12 January 2006
United Nations to Print First-Ever Braille Documents at Headquarters, Thanks to Disability Organization Donation on 12 January
NEW YORK, 11 January (UN Headquarters) -- The United Nations will be able for the first time to print directly material in Braille thanks to the donation of a state-of-the-art printer by the non-profit organization Services for the Visually Impaired, in collaboration with the World Blind Union.
Dr. Harold Snider, Executive Director of the Maryland-based disability organization, will deliver a Thiel Beta X printer to Ambassador Don MacKay of New Zealand, the Chairman of the Ad-Hoc Committee on a convention on the rights of persons with disabilities, at a press event to be held on Thursday, 12 January at 11:15 a.m. at United Nations Headquarters (Room S-226). The software is being donated by Duxbury Systems.
The equipment will be immediately used at the seventh session of the General Assembly Ad Hoc Committee on a Comprehensive and Integral International Convention on Protection and Promotion of the Rights and Dignity of Persons with Disabilities, which is meeting at the United Nations from 16 January to 3 February. The Ad Hoc Committee will use the equipment to ensure the full participation to the session of visually impaired participants, both from Governments and disability organizations.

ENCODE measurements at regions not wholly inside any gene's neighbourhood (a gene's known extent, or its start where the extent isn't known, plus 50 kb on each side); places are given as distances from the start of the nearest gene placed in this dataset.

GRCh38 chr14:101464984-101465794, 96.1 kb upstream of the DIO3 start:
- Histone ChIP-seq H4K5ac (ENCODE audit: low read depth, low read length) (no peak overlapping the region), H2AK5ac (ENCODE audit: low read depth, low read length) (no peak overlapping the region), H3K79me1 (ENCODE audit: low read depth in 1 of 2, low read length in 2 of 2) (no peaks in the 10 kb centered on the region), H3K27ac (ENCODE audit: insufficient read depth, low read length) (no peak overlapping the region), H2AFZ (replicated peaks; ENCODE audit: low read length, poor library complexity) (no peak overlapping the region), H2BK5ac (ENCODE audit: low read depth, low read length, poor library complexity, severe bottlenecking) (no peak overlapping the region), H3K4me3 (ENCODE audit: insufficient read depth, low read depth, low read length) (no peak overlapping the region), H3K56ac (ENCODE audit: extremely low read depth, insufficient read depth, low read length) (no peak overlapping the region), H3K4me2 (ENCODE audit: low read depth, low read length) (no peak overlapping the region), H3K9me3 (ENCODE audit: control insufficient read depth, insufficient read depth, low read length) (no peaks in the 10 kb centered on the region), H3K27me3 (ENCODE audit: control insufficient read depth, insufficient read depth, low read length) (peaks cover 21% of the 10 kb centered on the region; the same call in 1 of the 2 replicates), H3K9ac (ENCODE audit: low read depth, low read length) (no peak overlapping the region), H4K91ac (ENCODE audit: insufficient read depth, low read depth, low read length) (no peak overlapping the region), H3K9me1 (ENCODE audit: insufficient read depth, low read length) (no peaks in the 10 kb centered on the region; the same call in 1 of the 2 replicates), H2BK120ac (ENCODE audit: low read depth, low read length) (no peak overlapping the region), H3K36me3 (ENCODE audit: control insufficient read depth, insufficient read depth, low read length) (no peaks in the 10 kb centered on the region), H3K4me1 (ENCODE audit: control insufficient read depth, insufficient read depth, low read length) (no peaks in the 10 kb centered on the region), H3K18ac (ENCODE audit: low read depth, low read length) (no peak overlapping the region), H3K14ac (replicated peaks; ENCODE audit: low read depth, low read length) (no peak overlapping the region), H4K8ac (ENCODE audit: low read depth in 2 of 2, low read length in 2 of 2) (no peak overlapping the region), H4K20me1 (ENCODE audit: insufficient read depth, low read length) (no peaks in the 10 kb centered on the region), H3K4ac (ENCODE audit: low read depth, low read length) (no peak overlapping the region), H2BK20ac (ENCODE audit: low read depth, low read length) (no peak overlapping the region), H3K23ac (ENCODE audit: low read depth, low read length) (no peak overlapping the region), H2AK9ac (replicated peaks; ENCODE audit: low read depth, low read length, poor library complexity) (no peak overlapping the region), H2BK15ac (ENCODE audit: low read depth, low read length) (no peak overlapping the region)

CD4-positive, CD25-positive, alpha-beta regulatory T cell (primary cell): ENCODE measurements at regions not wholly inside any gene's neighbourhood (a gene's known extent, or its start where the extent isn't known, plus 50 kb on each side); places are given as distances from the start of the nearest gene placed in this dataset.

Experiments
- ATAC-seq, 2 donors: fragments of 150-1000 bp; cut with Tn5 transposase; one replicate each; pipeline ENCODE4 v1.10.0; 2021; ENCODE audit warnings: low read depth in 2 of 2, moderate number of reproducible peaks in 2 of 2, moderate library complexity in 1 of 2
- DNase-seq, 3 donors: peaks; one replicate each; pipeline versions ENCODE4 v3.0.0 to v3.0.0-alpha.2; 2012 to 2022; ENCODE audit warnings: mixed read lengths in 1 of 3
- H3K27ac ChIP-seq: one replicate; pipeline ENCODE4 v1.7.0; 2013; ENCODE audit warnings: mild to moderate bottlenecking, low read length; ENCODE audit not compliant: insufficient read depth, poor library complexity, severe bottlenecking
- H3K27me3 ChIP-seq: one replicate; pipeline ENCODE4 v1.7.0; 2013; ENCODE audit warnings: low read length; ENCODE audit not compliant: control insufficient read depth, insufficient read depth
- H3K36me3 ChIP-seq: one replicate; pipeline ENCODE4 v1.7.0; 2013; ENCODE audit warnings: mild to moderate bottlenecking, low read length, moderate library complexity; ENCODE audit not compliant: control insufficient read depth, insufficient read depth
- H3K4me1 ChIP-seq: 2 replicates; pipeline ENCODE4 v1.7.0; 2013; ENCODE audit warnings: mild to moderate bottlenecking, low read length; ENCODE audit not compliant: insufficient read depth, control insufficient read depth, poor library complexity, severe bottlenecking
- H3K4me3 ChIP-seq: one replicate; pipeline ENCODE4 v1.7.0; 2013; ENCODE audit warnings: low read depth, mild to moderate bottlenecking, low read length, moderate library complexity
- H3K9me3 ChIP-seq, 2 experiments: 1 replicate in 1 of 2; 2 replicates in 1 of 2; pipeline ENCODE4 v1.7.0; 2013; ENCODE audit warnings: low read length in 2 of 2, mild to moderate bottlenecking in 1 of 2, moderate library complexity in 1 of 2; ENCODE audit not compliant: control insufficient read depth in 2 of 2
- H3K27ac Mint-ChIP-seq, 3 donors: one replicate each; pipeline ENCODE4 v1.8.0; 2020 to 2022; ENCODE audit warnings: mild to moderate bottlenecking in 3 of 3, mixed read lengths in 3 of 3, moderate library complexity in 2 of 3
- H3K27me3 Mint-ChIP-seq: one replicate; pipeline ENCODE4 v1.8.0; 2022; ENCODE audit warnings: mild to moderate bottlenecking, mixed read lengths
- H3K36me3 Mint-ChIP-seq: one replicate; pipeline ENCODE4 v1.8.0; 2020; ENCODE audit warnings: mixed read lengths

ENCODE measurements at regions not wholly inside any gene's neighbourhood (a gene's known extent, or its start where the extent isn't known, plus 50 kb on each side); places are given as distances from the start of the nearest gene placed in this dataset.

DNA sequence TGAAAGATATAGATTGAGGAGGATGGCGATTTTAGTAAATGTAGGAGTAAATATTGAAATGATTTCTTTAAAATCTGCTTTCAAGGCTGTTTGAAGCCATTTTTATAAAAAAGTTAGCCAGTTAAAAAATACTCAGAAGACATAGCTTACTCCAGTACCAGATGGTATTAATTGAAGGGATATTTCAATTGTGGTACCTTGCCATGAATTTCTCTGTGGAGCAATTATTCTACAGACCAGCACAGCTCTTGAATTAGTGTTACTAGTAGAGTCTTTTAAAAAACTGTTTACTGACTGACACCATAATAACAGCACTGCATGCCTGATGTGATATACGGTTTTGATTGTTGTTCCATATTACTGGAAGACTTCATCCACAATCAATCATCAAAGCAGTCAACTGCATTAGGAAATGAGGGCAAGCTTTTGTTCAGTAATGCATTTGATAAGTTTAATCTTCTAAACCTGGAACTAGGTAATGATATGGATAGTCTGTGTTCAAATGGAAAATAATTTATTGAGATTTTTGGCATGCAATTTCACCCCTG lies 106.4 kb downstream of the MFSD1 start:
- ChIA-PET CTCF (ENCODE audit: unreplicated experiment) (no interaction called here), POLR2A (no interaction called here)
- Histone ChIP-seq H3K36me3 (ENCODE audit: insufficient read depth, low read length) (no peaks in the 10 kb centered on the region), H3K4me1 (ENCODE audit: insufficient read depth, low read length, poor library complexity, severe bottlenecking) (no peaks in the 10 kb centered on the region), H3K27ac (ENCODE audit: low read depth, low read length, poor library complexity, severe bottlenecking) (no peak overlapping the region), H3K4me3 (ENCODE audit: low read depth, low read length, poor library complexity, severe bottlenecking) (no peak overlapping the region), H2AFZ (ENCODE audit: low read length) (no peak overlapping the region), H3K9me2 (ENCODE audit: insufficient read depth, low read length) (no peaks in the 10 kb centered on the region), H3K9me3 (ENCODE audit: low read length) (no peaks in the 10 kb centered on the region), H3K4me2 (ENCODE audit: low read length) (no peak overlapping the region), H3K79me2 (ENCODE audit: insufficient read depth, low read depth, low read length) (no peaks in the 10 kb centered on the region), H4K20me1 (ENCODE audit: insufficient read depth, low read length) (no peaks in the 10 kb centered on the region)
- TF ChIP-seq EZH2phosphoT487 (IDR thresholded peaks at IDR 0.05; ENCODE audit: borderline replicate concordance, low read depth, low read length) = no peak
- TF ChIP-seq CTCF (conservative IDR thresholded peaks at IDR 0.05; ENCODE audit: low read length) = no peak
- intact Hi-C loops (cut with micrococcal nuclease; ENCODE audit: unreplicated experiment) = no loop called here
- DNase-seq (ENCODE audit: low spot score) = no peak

"This is a positive step towards making the United Nations accessible", said Mr. MacKay. "We are most grateful to the donors, whose gift will greatly facilitate the workings of the Committee drafting the first-ever international convention on the rights and dignity of persons with disabilities."
Dr. Snider also donated on behalf of his organization a Braille printer to the United Nations Office in Vienna in 1989.
Based in Silver Spring, Maryland, Services for the Visually Impaired provides skills and resources to residents of the Washington, D.C., area who are blind or are experiencing vision loss. The non-profit organization seeks to help people regain and maintain their independence.
Among other things, the organization's specialists visit seniors and offer practical help so they can be safe in their homes; teach newly blind people to use canes and navigate independently in the community; place volunteers to help read mail, shop for groceries and other important tasks of daily life; offer a variety of assistive products that help people regain their ability to read and handle other daily needs; and train people in assistive technology so they can continue to do their jobs or prepare for new jobs.
Duxbury Systems, based in Westford, Massachusetts, is the world's leading company for software for Braille. Two of its software programmes are used by virtually all of the world's leading Braille publishers.
The World Blind Union is the only organization entitled to speak on behalf of blind and partially sighted persons of the world, representing 180 million blind and visually impaired persons from about 600 different organizations in 158 countries.
For information, please contact Edoardo Bellando at the United Nations Department of Public Information, tel.: (212) 963-8275, e-mail: email@example.com .
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